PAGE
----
Well, I have written enough about this & if you don’t heed from what I have written, you won’t heed, if I write more. Now please take care of your money and don’t take these splurdges [sic] to the Coal fields & other places, you never tld me anything about these things but others have. Now dear! Don’t spend your money foolishly. You surely have spent a lot this week, for you told me when you left, you had $10.00 – My! My! Where does it go to? Now I’m sending you a check on the Farmers Bank you papa did not have it in the Bank of Monroe. Now make this go as far as you can. Surely $25.00, counting the ten dollars in, should be enough to run you. It surely seems to that $15.00 more should run you.

{Note in margin at top of page 5}
Don’t you think $15.00 more will run you? Your board is payed [sic] up to the ed of the term, and I don’t see why you need to spend so much.

Page 5 –
Now I know you’ll not like this letter, but I have written it for your own personal benefit. And I want you to treasure my advice as a “Pearl of great price”, for I know it is worth something to you. I have known so many boys that lived a fast life to the Tide finally went against them. I saw an estimate of how many boys out of every hundred had an independent living and it surprised me – only, from four to six. I think that is awful, and this number, doubtless may have been called “tight wads” as you term it, but I would rather be a Tight Wad than pauper. Your papa said please, please, save your money and don’t taking these splurdges [sic]. I see in the Watchman where Irma Mc. Of Union & Miss Vanstavern were both hurt – now this is the way a fast life ends. Since I read this I have been so uneasy about you, for I know how well you like to run a car,

Page 6 –
& how you like to have a good time with the girls. Now I warn you again not to be spending your money splurdging [sic]. Please, O please, take my advice. I don’t want you to call this a fussy letter. Please listen to a loving mother, the best friend you have ever had on earth, or ever will have in this world. I would spend my life for you, and willing to go in rags for you [sic] benefit. Now listen to my counsel, & take my advice. I have not been feeling so well this week. If I am not better when you come home, I’m going to the springs – I’ll have to do some thing. Now try to make your money go as far as you can. Your papa says he wont [sic] borrow any more money, but he is giving you this. We want you to have a little bit after your school is out in the spring – if all works well & you keep your health. Now please, please be a good boy – I have always had so much confidence in you, and have had to take a many of an abuse for it – nevertheless I couldn’t help but have the utmost confidence in your being an upright – good moral boy. I only wish you were a Christian boy – am going to write you about last named sometime.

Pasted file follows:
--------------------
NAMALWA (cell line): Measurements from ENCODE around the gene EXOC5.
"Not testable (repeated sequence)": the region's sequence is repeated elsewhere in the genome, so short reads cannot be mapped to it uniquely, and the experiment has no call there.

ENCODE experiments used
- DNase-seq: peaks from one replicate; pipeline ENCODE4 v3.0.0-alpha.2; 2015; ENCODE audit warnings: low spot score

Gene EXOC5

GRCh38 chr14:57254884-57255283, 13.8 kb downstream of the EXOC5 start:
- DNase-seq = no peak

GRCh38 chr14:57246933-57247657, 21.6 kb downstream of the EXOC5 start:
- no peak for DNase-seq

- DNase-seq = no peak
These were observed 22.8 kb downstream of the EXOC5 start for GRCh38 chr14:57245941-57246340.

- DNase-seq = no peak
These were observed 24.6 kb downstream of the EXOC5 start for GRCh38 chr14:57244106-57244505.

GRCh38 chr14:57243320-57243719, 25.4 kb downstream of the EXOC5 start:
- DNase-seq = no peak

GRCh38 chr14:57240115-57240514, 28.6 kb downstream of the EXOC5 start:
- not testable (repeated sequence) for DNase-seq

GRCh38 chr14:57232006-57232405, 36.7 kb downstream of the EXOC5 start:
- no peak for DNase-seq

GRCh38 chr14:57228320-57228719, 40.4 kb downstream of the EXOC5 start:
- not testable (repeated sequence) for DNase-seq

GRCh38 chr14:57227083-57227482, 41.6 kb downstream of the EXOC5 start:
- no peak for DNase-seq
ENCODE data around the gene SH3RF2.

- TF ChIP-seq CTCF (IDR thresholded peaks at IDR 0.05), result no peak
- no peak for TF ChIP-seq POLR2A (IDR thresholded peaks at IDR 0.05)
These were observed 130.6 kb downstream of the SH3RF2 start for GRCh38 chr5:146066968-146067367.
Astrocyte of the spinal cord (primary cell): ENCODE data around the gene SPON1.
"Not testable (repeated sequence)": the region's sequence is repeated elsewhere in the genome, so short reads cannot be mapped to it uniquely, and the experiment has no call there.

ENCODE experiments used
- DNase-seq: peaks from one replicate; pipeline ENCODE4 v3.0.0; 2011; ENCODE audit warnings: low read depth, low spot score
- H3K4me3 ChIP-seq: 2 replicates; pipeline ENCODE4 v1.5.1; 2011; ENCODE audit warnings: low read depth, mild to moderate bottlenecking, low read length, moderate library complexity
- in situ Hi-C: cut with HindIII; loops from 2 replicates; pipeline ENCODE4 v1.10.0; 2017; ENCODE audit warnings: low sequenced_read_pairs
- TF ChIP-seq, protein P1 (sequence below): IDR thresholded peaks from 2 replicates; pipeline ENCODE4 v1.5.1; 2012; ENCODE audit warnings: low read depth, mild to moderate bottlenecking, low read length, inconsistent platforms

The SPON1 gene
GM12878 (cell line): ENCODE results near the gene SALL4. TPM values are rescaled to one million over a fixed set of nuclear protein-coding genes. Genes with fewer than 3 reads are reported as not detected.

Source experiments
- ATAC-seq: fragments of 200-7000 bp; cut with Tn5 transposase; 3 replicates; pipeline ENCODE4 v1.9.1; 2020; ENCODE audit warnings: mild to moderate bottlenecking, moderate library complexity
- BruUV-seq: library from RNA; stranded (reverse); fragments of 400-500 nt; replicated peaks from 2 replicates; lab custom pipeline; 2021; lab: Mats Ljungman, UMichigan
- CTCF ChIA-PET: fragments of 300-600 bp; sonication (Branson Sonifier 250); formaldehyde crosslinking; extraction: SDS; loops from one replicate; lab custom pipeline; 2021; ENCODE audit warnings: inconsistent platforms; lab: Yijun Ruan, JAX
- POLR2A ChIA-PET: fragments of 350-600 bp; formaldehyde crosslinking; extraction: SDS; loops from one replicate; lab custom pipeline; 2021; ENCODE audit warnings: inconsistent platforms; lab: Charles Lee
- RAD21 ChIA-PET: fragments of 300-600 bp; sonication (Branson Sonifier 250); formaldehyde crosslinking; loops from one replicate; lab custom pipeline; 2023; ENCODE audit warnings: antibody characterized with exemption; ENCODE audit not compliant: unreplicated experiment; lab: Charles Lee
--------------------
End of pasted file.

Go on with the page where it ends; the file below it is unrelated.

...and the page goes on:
I always write too much – but when I’m give you about get such long letters [sic] , as old mother write – I enjoy writing to you so much.
Be good.
Bye, Bye.
Mamma "

The letter was written to Dwight McCormick [1904-1977] by his mother, Josie Anne Williams McCormick [1868-1953]. Dwight's father was Leonidas Wellington McCormick [1867-1944] [also known as "Bud".]

Bud was the son of Joseph Preston McCormick [1842-1915] and Martha Caroline Bean [1836-1893]. Martha was the daughter of my great-great grandparents. Therefore Bud and my grandfather were first cousins. So, Dwight and my father were second cousins, making him my second cousin - once removed [I think!].

We recently had the opportunity to read through a huge collection of old letters found in his family's old home. What a treat it was! And this particular letter caught my eye.

This is a wonderful lesson for young people today, as well as the lesson you would hope young Dwight received from it!